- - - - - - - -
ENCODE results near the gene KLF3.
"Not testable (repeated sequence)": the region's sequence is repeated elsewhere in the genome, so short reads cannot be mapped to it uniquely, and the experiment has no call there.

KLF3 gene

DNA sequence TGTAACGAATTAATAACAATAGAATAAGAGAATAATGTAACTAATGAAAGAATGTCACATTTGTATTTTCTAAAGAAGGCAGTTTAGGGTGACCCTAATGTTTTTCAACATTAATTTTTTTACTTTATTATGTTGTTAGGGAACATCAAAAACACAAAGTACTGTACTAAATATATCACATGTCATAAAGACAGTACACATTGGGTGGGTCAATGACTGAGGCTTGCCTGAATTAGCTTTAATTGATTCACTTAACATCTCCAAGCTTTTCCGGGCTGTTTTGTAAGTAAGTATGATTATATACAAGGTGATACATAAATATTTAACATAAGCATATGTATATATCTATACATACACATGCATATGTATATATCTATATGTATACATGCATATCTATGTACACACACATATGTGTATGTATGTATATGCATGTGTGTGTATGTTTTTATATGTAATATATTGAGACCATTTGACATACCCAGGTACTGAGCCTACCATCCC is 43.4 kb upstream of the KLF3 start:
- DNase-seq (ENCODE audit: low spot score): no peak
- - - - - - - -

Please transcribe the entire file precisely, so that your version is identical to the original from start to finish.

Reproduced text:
ENCODE results near the gene KLF3.
"Not testable (repeated sequence)": the region's sequence is repeated elsewhere in the genome, so short reads cannot be mapped to it uniquely, and the experiment has no call there.

KLF3 gene

DNA sequence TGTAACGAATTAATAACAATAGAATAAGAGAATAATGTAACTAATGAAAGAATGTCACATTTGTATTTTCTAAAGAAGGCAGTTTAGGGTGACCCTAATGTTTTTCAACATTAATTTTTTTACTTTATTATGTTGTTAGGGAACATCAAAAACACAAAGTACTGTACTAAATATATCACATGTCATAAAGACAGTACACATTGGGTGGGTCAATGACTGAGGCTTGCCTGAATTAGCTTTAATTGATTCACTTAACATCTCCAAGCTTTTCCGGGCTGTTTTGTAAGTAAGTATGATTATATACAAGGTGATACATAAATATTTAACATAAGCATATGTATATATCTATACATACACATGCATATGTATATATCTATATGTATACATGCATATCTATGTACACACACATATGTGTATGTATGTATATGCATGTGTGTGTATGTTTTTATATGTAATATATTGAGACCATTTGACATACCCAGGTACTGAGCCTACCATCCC is 43.4 kb upstream of the KLF3 start:
- DNase-seq (ENCODE audit: low spot score): no peak